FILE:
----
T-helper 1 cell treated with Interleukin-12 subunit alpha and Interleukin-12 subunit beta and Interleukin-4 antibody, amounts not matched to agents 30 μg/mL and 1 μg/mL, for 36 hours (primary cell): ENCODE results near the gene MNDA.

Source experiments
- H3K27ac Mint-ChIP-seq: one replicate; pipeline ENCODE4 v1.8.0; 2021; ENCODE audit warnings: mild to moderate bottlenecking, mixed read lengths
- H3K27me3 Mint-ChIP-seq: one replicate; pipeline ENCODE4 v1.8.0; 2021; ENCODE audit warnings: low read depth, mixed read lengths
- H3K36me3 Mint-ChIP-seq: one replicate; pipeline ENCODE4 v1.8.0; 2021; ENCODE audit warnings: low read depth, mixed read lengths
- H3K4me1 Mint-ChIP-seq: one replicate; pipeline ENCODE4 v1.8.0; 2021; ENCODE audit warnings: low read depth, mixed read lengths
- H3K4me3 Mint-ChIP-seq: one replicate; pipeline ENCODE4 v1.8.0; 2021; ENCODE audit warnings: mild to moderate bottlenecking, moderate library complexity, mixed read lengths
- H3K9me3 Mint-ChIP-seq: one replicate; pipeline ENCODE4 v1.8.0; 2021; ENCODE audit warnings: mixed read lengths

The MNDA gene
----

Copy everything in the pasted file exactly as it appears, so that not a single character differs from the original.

T-helper 1 cell treated with Interleukin-12 subunit alpha and Interleukin-12 subunit beta and Interleukin-4 antibody, amounts not matched to agents 30 μg/mL and 1 μg/mL, for 36 hours (primary cell): ENCODE results near the gene MNDA.

Source experiments
- H3K27ac Mint-ChIP-seq: one replicate; pipeline ENCODE4 v1.8.0; 2021; ENCODE audit warnings: mild to moderate bottlenecking, mixed read lengths
- H3K27me3 Mint-ChIP-seq: one replicate; pipeline ENCODE4 v1.8.0; 2021; ENCODE audit warnings: low read depth, mixed read lengths
- H3K36me3 Mint-ChIP-seq: one replicate; pipeline ENCODE4 v1.8.0; 2021; ENCODE audit warnings: low read depth, mixed read lengths
- H3K4me1 Mint-ChIP-seq: one replicate; pipeline ENCODE4 v1.8.0; 2021; ENCODE audit warnings: low read depth, mixed read lengths
- H3K4me3 Mint-ChIP-seq: one replicate; pipeline ENCODE4 v1.8.0; 2021; ENCODE audit warnings: mild to moderate bottlenecking, moderate library complexity, mixed read lengths
- H3K9me3 Mint-ChIP-seq: one replicate; pipeline ENCODE4 v1.8.0; 2021; ENCODE audit warnings: mixed read lengths

The MNDA gene